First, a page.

Megan Jaworski is a mother of two toddler boys and a mindset specialist coach and she offers five simple steps to help us create empathy in our children (as it’s a taught skill)—and it all begins with you: How you model empathy to your children will in turn nurture their empathy towards others. 

1. Connect with them emotionally

When a child is upset, hurt, having a meltdown, confused or frustrated, the quickest way to display empathy starts with touch and being at your child’s level, or simply looking them in the eye with love and compassion.

When a child is angry or having a “meltdown”, they’re using the part of the brain which is responsible for the flight, fright or freeze response. When this part of the brain is activated, the part of the brain (known as the frontal lobe) which is responsible for empathy, logic and reason cannot work at the same time. Therefore, trying to reason, argue, yell or lecture your child while they are in this state will not work.

2. Validate their feelings

Validating your child’s feelings requires taking on the perspective of your child. It’s impossible to see things completely from their perspective, but what we can do is see their perspective as truth. This mean we become the learner.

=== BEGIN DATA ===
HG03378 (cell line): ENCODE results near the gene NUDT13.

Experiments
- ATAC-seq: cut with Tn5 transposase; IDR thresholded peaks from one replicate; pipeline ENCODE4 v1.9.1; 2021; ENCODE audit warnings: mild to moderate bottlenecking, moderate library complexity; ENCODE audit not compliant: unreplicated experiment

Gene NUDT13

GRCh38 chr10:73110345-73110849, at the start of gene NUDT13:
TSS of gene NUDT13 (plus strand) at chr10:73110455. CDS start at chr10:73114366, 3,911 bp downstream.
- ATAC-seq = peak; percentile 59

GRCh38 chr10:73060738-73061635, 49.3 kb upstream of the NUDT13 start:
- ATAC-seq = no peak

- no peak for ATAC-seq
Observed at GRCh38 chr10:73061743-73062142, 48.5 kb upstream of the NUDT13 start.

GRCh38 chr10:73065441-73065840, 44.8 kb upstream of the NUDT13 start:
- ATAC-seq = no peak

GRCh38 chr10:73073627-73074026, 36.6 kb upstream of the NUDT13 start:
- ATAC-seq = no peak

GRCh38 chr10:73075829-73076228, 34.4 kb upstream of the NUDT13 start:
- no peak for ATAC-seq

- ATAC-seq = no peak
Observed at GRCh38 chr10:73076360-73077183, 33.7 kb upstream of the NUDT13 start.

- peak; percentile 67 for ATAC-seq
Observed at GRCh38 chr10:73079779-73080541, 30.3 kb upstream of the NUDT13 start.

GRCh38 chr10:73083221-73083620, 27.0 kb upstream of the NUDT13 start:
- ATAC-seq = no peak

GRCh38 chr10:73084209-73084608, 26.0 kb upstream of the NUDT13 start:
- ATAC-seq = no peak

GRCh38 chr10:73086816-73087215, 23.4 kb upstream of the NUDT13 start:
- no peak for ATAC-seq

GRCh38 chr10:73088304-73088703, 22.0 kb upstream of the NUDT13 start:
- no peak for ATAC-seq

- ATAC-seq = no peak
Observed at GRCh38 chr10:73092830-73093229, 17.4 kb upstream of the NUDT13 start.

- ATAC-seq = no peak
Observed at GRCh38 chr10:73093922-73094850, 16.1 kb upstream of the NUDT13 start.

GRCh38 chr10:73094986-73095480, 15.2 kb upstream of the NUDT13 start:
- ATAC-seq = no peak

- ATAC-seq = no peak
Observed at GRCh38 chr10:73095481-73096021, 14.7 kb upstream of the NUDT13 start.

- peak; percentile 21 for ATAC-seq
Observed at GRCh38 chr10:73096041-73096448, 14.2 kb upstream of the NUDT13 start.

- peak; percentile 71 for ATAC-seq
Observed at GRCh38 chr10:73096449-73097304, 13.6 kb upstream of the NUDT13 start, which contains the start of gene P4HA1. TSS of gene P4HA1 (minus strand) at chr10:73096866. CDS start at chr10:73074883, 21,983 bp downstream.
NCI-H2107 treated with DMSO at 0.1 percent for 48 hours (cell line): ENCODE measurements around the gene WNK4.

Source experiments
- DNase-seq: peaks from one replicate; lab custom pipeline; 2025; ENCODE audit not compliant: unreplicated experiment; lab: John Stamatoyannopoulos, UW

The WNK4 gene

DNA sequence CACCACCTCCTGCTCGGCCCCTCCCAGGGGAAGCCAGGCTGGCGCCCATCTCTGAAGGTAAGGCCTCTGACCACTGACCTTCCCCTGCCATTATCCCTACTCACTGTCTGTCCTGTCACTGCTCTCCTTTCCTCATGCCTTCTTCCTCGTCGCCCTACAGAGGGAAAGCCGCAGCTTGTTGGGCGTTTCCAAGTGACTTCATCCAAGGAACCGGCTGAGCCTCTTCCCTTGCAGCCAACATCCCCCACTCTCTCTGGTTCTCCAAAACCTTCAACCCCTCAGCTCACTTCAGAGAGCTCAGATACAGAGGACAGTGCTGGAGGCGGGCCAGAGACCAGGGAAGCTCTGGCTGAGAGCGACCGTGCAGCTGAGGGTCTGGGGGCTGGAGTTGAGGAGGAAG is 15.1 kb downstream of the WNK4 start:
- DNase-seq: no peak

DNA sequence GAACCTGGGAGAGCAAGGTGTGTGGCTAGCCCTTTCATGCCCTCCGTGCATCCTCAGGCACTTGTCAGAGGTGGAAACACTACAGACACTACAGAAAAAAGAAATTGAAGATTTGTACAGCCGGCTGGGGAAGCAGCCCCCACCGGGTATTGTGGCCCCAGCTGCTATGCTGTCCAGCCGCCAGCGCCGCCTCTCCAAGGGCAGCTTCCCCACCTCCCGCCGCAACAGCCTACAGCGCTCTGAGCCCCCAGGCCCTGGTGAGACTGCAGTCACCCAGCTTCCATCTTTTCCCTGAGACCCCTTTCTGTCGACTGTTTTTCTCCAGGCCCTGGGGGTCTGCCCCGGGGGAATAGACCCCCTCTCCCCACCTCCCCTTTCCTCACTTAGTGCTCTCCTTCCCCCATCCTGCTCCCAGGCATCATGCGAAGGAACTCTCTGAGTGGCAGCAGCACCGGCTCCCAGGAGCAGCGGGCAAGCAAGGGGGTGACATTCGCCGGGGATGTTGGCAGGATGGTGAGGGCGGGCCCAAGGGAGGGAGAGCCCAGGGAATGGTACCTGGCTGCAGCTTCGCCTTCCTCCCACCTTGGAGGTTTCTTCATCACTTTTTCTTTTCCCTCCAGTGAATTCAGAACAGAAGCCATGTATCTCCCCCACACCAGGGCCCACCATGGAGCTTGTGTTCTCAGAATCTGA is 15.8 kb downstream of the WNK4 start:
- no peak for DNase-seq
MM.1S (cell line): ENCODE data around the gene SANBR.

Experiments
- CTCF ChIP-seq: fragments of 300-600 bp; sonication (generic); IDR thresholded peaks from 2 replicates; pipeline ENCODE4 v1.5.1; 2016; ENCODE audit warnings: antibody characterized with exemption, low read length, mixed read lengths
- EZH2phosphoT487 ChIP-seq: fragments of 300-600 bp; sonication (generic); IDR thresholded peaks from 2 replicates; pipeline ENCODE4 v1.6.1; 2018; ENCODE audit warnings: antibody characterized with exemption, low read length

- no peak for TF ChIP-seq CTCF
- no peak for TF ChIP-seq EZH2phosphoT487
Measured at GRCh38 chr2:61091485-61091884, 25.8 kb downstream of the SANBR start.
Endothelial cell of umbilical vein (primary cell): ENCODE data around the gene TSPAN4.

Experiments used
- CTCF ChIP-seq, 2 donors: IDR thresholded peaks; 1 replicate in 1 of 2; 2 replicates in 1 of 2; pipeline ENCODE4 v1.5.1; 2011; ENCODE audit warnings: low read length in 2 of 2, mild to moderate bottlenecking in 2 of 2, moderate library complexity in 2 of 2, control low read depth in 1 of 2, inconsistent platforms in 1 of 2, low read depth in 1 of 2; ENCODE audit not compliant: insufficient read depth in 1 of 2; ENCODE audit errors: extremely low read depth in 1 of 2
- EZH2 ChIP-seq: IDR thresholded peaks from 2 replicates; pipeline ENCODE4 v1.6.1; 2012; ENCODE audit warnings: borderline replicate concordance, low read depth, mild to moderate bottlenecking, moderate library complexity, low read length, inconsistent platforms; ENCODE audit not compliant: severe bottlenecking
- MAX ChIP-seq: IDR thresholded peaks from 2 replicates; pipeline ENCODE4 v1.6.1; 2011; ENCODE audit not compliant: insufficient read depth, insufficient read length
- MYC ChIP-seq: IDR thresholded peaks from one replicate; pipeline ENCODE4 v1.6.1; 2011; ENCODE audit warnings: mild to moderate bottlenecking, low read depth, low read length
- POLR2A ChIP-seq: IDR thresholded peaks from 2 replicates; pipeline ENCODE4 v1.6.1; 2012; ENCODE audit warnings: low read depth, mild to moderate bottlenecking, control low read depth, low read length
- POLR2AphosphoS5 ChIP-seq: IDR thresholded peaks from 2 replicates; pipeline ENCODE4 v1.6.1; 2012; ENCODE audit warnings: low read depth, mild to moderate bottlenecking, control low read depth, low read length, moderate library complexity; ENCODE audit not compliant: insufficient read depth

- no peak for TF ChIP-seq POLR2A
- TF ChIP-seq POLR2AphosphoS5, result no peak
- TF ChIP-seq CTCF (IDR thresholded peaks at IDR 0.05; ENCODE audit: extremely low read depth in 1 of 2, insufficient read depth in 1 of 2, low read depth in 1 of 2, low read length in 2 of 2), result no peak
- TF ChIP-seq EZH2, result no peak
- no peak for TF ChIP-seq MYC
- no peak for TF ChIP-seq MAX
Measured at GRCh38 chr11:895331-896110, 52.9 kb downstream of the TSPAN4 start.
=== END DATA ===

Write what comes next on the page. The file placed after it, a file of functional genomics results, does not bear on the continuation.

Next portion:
We can make comments such as “That must have hurt”, “You’re having big emotions right now”, or if they’re older, “I can see you’re upset by this and it’s really sad.”

Validating and naming their feelings will help them to process what they’re feeling and tap into that source. Then we have to listen. If we can’t be learners of what our children are experiencing then we can’t be empathetic, and they learn best from our actions.

3. Be non-judgemental

According to Dr Brené Brown in Dare to Lead, we judge others in areas in which we are most susceptible to shame, and we judge people who are doing worse than we are in those areas.